If I have learned anything from working on biblical justice over the last two years, it is that the word “justice” can be confusing. The problem, I believe, is that the Bible means something different by the word than we typically do in contemporary English.

In our language, justice has two components: fairness, and just desserts. That’s the way we want it in a courtroom: everybody gets treated the same, and everybody reaps what they sow. If you are a criminal, you should pay. Whether you are rich or poor, black or white, you should be held liable for your crimes and be punished accordingly. Victims should be compensated, where possible.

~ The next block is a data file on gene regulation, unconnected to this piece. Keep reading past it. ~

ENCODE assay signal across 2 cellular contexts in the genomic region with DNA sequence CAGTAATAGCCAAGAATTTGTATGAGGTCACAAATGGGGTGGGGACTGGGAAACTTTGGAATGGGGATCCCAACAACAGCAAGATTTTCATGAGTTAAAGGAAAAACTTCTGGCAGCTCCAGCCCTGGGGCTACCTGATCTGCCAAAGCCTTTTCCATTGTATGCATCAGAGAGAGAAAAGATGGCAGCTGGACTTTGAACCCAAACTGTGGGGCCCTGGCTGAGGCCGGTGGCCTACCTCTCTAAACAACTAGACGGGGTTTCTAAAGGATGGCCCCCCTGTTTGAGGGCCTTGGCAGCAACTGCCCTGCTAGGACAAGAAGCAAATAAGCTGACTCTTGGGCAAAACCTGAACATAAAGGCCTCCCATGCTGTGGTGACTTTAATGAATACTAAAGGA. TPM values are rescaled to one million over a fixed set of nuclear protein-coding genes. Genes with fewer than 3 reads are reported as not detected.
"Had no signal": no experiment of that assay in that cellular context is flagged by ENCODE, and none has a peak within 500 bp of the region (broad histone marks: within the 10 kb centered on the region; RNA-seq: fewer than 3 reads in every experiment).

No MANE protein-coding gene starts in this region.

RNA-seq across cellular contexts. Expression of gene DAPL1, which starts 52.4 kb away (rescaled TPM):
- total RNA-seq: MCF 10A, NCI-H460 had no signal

Similarly, outside the courtroom, we want treatment to be equal and rules to be enforced. The teacher should grade every kid by the same standard. Cheaters should be punished. That’s justice.

Of course, that’s a pretty limited view. It…

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Book review: Carnival Kingdom

Andy Kingston-Smith:

Thanks Jeremy for your review of Carnival Kingdom! Copies are still available from the jusTice initiative with a 20% discount for a limited period only.

Originally posted on Make Wealth History:

carnival kingdomI don’t review many Christian books on the blog here, but I recently finished a collection of essays from the JusTice initiative called Carnival Kingdom. I’m going to mention this one because I love the premise of the book: it’s all about working for social justice by being ‘positively subversive’, drawing on the cultural theory of the carnival.